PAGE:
Police accountability advocates often discuss the importance of body cameras being used and worn by police officers. The argument would be that body cam use will lower violence and keep cops accountable, but there is not enough evidence to suggest that body cameras worn by police will do much to help the general public.
Here are five reasons why I believe the mass implementation and usage of body cameras for police are a terrible idea.
1. Facial recognition and expanded surveillance
There is a rich irony present in the statements of police-accountability folks advocating for the use of body cams by police officers. Why? Because they are the same people opposing the expansion of CCTV cameras throughout America’s cities. I am unsure how body cams are not in essence anything more than mobile spy-cams. While a permanently mounted surveillance camera cannot be moved or relocated easily, a body cam worn by a cop at all times is clearly nothing short of a glorified and even better version of a surveillance camera.
While the body cam technology is still largely in its infancy, it is expanding very fast with high-end cameras having many advanced capabilities such as GPS tagging of footage, fast dock recharging and automatic download and storage of footage on a central police-owned server.
These capabilities can be easily expanded to be integrated into NSA’s PRISM program or another FBI program where all footage collected by any cop in America throughout his or her shift could be automatically scanned and tagged by facial recognition software.
Some body cams will also soon have high-bandwidth real-time video streaming capabilities. Such capabilities would allow central governments to easily track activists and persons of interests in real time!
This would be a huge step back in maintaining the civil liberties of activists and Americans involved in street protests. Cops would have the ability to immediately recognize and pull up files on unknown individuals encountered on the street, individuals whom they may have never met before.
2. Real-time tracking of individuals
Pairing the capabilities outlined above with the ability to tag video with GPS coordinates, police will easily be able to locate and track in real time to actual location of individuals of interest, especially during street protests or activities involving opposition to government activities.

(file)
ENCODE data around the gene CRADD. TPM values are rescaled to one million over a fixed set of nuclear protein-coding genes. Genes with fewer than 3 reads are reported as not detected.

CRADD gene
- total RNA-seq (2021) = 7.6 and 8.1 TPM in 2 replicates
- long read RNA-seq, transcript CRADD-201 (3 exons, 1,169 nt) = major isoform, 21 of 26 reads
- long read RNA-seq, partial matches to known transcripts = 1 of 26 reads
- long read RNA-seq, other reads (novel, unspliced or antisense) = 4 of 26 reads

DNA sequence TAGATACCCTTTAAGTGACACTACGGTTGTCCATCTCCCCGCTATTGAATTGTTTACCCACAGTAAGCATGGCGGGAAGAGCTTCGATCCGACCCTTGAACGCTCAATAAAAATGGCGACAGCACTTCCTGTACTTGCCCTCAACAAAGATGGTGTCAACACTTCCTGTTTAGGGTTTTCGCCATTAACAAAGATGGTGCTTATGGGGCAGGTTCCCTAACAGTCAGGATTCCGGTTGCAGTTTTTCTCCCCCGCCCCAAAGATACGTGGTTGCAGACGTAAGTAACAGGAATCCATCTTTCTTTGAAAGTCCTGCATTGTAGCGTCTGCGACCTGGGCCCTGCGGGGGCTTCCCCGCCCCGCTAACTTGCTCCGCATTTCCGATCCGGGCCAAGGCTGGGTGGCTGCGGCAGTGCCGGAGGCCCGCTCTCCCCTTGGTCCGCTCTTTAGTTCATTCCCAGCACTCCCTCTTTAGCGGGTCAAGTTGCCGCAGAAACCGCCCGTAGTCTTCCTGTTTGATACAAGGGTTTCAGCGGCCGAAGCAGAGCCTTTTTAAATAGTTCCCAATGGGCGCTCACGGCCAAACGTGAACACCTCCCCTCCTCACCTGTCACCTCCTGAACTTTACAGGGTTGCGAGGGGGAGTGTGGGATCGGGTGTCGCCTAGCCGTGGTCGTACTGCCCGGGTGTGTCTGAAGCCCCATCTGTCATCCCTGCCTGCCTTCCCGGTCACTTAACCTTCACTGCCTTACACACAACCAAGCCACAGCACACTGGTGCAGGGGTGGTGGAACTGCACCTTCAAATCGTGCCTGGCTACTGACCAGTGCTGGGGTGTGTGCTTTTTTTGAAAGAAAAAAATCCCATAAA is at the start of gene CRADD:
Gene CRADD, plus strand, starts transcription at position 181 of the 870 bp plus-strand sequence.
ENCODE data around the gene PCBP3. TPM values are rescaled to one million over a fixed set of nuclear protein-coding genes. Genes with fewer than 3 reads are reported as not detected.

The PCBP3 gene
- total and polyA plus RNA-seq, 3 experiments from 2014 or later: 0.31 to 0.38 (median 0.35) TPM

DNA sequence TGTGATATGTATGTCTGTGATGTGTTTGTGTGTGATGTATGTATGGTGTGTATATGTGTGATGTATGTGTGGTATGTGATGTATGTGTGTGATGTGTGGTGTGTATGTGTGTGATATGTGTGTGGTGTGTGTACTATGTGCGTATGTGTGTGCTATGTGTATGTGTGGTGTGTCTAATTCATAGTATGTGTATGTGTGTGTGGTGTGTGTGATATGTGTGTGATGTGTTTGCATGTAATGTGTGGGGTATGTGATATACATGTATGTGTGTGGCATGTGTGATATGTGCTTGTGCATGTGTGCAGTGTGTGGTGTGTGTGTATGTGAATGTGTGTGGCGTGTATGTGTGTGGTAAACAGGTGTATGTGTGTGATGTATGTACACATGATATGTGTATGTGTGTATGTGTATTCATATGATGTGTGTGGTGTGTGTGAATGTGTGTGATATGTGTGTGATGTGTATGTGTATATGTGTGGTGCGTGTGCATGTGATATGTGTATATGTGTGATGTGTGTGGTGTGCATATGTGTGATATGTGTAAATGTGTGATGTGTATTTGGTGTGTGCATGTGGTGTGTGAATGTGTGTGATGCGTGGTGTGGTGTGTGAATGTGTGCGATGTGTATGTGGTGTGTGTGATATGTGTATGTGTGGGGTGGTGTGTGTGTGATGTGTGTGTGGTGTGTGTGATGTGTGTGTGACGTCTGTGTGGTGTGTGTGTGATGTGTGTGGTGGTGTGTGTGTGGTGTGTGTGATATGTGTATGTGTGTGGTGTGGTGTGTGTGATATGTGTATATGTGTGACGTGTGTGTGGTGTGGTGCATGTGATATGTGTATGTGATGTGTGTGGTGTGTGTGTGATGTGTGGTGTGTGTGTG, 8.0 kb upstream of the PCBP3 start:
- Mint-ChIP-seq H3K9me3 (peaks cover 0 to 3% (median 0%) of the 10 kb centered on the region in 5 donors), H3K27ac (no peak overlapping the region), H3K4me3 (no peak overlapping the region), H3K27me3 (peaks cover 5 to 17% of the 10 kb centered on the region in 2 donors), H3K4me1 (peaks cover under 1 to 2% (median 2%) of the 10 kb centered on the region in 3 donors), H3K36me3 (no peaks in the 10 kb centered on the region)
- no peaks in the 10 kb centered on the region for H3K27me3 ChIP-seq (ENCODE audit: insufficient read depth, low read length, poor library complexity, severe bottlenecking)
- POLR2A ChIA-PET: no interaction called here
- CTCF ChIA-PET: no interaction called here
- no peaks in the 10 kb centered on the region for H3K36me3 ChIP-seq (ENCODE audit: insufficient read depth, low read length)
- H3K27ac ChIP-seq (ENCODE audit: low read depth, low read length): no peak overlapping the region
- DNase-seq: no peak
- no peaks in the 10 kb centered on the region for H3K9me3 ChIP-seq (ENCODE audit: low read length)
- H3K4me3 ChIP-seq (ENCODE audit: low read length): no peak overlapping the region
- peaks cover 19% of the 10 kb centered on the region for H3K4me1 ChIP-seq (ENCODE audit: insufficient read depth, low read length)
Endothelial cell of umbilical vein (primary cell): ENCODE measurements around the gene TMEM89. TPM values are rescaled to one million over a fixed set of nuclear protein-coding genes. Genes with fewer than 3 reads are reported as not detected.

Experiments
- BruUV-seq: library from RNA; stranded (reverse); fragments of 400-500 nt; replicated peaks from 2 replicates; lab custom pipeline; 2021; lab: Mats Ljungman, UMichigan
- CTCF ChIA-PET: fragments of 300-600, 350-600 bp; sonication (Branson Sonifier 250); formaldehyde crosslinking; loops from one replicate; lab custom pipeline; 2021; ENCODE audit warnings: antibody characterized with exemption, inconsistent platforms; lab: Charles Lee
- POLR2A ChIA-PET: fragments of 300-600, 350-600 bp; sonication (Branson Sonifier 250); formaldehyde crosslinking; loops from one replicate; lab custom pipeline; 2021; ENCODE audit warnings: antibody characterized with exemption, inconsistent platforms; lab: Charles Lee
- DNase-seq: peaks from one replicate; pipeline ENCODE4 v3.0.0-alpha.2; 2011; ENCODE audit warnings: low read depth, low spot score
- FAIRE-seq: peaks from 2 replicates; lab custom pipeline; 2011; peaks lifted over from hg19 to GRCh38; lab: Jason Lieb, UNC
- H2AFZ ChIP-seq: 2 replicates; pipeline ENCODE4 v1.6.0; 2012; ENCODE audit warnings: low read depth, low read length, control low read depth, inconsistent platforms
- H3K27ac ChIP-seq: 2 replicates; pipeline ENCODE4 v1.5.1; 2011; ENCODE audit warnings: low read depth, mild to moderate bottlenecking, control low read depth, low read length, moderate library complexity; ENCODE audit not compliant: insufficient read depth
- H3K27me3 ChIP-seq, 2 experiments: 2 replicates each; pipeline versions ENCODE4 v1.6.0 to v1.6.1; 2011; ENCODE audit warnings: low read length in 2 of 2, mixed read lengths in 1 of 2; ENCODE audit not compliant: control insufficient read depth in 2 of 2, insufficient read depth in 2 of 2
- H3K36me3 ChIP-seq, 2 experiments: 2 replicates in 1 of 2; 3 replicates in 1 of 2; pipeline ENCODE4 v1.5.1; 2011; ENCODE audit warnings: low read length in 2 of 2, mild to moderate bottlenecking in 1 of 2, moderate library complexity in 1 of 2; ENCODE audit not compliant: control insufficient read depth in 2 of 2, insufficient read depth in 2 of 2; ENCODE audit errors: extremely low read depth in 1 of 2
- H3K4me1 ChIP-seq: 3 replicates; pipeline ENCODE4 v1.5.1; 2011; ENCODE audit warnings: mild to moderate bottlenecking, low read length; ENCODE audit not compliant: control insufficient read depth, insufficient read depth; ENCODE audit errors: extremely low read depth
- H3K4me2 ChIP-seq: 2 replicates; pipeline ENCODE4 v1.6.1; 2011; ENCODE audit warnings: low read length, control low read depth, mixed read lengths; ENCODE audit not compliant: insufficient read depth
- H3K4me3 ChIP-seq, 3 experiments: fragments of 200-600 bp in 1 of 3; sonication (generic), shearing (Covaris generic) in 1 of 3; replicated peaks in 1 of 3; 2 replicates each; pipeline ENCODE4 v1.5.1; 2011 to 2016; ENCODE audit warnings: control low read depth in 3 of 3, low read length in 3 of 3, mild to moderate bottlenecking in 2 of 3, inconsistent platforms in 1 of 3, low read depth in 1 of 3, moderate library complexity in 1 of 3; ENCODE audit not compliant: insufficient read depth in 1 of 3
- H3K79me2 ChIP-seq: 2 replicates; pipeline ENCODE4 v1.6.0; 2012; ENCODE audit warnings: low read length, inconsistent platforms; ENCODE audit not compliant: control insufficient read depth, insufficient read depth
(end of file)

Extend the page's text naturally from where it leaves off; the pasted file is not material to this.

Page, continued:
Imagine a large anti-tax or anti-police protest taking place in a large metropolitan area where thousands of cops are live streaming video of participants’ faces as they move through the city. Some protesters may not even live there, yet their privacy is still being violated by government agents simply through the use of advanced surveillance technology and video processing.
Worse yet, as a result of participating in such protests and being easily identified, the participants could possibly be harassed in the future by police or other government agents. We have seen this happen on a small scale, but body cameras will expand the possibility of abuse. The attempts to track and identify Americans on a large scale were exposed when the Electronic Frontier Foundation has sued the FBI for the use of tracking and facial recognition records and databases implemented without any congressional oversight.
3. Footage integrity
Another issue of concern with the current generation of body cameras is the difficulty of maintaining the integrity of the footage recorded. Whether the footage is streamed or stored on the device, to my knowledge none of the current devices on the market have the ability to prevent a police officer from turning the device off or erasing and modifying the footage.
These features have not been introduced due to the cost, but also due to the backlash from police unions, who have largely been speaking against the use of body cams as a method to promote accountability.
A well-designed body camera would integrate features that will maintain the integrity and availability of the video by not allowing a cop to turn the camera off and by containing software that automatically provides a cryptographic hash for all the footage recorded. Detailed access logs to the device should be a requirement, and also alerts should be issued when a user attempts to disable the device, open or modify software on the device. These features currently do not exist and it is unlikely they will ever be implemented.